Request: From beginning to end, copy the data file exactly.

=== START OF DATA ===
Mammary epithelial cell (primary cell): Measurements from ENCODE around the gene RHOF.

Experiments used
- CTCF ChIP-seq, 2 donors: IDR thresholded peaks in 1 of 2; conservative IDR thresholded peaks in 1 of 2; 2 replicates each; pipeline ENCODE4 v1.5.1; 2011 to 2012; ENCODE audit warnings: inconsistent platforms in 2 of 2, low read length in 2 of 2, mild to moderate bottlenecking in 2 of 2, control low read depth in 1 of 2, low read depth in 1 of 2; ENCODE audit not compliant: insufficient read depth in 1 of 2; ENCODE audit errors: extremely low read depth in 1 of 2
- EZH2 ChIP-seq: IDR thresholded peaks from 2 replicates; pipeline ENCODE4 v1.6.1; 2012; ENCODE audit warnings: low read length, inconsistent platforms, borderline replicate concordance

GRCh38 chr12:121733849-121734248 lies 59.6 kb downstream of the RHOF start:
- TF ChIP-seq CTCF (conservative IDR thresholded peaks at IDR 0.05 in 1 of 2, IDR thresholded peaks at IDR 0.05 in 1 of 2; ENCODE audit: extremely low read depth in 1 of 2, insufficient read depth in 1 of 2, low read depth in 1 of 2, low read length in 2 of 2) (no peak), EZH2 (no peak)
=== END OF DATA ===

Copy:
Mammary epithelial cell (primary cell): Measurements from ENCODE around the gene RHOF.

Experiments used
- CTCF ChIP-seq, 2 donors: IDR thresholded peaks in 1 of 2; conservative IDR thresholded peaks in 1 of 2; 2 replicates each; pipeline ENCODE4 v1.5.1; 2011 to 2012; ENCODE audit warnings: inconsistent platforms in 2 of 2, low read length in 2 of 2, mild to moderate bottlenecking in 2 of 2, control low read depth in 1 of 2, low read depth in 1 of 2; ENCODE audit not compliant: insufficient read depth in 1 of 2; ENCODE audit errors: extremely low read depth in 1 of 2
- EZH2 ChIP-seq: IDR thresholded peaks from 2 replicates; pipeline ENCODE4 v1.6.1; 2012; ENCODE audit warnings: low read length, inconsistent platforms, borderline replicate concordance

GRCh38 chr12:121733849-121734248 lies 59.6 kb downstream of the RHOF start:
- TF ChIP-seq CTCF (conservative IDR thresholded peaks at IDR 0.05 in 1 of 2, IDR thresholded peaks at IDR 0.05 in 1 of 2; ENCODE audit: extremely low read depth in 1 of 2, insufficient read depth in 1 of 2, low read depth in 1 of 2, low read length in 2 of 2) (no peak), EZH2 (no peak)